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Monoclonal Antibiotics


What Do Antibodies Look Like?

Antibodies are glycoproteins, they have carbohydrate attached to them, and they each share a common Y-shaped structure composed of four protein subunits. These subunits contain two identical light chains and two identical heavy chains. Each light chain consists of about 200 amino acids, which compared to a heavy chains is only about half the size. The variable regions of the antibody are located at the amino terminals, N-Terminals, and it is in this region where the first 100 or so amino acids vary from antibody to antibody. The variable regions determine the antibody's antigen-binding specificity. The constant regions are located on the light and heavy chains and only a few different amino acid sequences are found here. This region determines antibodies' ability to activate other immune system components.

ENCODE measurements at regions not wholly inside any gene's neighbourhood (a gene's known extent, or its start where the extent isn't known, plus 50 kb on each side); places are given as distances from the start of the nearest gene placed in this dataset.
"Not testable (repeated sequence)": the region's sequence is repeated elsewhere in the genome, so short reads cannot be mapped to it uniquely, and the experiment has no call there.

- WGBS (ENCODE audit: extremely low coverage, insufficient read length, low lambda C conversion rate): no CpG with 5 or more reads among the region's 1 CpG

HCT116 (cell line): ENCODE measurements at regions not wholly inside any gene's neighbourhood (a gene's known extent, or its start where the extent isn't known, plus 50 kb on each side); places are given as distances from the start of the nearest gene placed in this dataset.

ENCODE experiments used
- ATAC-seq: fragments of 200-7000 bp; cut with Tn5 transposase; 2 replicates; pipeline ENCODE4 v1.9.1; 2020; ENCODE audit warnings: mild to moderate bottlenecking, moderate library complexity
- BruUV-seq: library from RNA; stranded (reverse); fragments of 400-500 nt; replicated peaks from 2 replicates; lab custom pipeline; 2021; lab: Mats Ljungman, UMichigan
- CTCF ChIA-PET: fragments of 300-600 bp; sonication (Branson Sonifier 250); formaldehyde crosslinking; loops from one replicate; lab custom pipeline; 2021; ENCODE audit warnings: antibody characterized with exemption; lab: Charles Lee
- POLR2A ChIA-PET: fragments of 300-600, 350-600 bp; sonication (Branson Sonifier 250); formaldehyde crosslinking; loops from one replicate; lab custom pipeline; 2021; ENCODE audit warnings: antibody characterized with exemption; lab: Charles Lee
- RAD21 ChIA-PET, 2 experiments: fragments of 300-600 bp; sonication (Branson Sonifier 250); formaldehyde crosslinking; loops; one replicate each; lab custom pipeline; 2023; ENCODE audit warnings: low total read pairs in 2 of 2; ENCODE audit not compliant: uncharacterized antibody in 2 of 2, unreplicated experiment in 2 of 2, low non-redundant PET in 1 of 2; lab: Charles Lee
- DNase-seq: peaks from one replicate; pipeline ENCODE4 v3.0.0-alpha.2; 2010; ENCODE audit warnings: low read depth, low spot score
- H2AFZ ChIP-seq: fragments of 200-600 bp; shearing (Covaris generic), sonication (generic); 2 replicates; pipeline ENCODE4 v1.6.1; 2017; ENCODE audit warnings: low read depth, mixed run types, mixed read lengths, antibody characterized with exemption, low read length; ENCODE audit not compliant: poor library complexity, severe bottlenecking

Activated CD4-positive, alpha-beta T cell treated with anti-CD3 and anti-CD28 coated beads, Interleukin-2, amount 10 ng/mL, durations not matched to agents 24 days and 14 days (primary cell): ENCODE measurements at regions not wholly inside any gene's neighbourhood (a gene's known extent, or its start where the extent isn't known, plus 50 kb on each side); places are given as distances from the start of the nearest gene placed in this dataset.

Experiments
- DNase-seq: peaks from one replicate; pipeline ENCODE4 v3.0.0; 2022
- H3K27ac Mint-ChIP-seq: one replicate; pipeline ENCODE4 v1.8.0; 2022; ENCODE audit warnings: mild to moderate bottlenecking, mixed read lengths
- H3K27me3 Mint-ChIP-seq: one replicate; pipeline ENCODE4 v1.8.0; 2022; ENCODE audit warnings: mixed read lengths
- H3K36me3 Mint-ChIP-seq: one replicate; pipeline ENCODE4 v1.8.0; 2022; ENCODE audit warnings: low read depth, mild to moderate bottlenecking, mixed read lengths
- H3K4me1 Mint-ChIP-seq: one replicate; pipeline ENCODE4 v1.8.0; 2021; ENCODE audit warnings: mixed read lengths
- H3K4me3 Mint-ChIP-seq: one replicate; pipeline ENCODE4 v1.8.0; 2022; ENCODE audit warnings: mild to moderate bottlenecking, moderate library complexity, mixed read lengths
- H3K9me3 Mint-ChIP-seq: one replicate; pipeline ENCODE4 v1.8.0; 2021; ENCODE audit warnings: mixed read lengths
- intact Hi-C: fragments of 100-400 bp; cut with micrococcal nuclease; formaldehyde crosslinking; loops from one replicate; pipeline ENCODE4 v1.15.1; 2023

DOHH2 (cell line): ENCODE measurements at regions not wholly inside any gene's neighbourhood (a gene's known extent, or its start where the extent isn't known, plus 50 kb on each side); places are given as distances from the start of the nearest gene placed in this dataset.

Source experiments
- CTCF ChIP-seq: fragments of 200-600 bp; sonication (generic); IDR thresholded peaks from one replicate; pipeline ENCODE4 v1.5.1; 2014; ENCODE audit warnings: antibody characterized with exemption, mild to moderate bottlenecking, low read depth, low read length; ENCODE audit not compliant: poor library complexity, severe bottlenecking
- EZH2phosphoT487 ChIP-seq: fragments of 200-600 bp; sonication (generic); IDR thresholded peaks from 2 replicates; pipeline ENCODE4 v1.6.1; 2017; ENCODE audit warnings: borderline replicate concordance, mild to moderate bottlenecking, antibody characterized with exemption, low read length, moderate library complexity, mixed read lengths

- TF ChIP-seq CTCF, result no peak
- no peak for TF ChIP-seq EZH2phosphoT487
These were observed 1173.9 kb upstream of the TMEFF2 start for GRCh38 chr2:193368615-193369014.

Humans make two different kinds of constant regions for their light chains producing: kappa and lambda light chains. Also they produce five different kinds of constant regions for their heavy chains producing: mu chains (IgM antibodies), gamma chains (IgG), alpha chains (IgA), delta chains (IgD), and epsilon chains (IgE). Each of these five kinds of heavy chains appears to have no particular preference for pairing with the lambda or kappa light chains.


The diagram above represents the polypeptide chain structure of a molecule of the IgG antibody. The numbers indicate the number of amino acids at that particular spot counting up form the amino terminal. In the actual molecule, the chains are folded to that each cysteine is brought close to the partner with which it forms a disulfide bridge.